And so shuttle vans aren’t just for off-site airport parking lots and people with families large enough to warrant their own reality show anymore. The Transit Connect carries the same sort of commercial-vehicle vibe as did the big, stern-looking Volkswagen Vanagon/Eurovan. Ford believes this nonminivan minivan—it will be offered in five-seat form with a Focus-sized 104.8-inch wheelbase and a seven-seat version that rides on a Chrysler 300–like 120.6-inch wheelbase—is the right fit for those who believe minivans have become too large, expensive, and inefficient. Other carmakers certainly have gone down a similar road (Honda with the Element and Mazda with the 5) without finding lasting success.
The Transit Connect wagon, at least in seven-seat form, rides on a wheelbase longer than those of the Honda Odyssey, Toyota Sienna, and Nissan Quest. But that version is about 10 inches less lengthy overall and about six inches narrower than those others. Ford isn’t talking about its van’s curb weight, at least not so much as to announce a figure.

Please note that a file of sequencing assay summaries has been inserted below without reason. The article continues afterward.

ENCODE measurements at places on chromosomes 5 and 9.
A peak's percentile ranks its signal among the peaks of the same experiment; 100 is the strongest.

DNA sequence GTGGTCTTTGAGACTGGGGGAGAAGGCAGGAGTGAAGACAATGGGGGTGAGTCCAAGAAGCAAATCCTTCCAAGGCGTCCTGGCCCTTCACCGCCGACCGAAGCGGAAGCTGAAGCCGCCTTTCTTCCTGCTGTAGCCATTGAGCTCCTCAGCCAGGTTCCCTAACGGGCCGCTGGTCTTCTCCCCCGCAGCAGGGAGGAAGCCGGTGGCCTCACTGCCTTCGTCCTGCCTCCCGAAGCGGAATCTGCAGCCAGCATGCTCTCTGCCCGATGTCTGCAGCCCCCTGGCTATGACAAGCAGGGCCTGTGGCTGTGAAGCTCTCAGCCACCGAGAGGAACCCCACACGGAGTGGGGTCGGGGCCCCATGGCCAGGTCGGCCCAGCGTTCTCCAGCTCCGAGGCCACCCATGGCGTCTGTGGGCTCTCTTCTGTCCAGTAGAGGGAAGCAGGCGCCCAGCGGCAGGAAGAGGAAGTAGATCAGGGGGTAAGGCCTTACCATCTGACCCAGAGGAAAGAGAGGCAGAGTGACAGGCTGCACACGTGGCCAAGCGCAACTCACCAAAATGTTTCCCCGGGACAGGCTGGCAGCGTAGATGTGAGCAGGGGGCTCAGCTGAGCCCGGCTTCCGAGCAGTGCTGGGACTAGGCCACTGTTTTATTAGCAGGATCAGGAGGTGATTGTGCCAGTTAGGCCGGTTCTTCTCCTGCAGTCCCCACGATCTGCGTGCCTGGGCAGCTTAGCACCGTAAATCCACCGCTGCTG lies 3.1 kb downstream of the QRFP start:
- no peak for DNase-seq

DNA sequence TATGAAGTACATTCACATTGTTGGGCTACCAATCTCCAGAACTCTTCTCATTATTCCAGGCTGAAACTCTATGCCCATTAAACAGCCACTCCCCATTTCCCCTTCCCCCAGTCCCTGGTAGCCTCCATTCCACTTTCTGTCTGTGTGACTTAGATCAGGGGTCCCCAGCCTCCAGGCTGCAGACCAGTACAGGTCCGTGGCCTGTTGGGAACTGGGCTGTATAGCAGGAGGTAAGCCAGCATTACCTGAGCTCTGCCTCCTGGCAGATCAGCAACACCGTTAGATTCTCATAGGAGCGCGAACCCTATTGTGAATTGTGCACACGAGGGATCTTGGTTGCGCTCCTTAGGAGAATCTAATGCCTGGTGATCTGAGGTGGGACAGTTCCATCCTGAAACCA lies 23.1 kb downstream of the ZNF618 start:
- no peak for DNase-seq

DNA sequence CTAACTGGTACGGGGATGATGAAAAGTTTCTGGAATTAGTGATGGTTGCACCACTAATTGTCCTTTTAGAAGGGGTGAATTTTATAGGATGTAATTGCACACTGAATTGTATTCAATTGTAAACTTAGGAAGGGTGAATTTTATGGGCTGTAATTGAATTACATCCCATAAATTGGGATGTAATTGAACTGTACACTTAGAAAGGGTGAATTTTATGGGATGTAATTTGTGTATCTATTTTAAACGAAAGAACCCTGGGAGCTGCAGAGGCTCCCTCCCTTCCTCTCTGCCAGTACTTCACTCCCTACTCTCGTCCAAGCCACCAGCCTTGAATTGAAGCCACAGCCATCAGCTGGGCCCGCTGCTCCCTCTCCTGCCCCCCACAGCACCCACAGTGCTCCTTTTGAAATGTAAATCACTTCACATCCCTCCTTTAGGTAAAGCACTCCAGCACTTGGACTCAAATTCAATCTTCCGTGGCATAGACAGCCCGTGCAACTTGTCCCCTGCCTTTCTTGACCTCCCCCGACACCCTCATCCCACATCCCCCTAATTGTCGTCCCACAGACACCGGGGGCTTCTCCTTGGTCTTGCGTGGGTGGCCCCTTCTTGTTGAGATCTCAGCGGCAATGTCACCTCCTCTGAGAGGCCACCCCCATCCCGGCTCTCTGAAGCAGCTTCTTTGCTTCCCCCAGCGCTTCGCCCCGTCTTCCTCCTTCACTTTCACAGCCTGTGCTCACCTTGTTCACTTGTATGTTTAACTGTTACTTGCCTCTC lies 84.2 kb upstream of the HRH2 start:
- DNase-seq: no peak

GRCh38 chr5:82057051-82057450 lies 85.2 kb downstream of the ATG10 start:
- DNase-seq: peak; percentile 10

The Transit Connect will come with front-wheel drive and a choice of two four-cylinder engines: a 2.5-liter and a turbocharged, direct-injected 1.6-liter. Ford is making no specific power claims for either one, but those engines make 168 hp and 178 hp in the Escape crossover. Both will be bolted to a six-speed automatic, as they are in the Escape. Fuel economy might exceed 30 mpg on the highway with the turbo engine, but the EPA hasn’t rated it yet. Also like the Escape, the Transit Connect wagon is built on the so-called C1 platform that underpins the excellent Focus, although for vanning duty, the independent rear suspension is swapped for a twist-beam setup, and the rear disc brakes are replaced by drums.
Thanks to: Car and Driver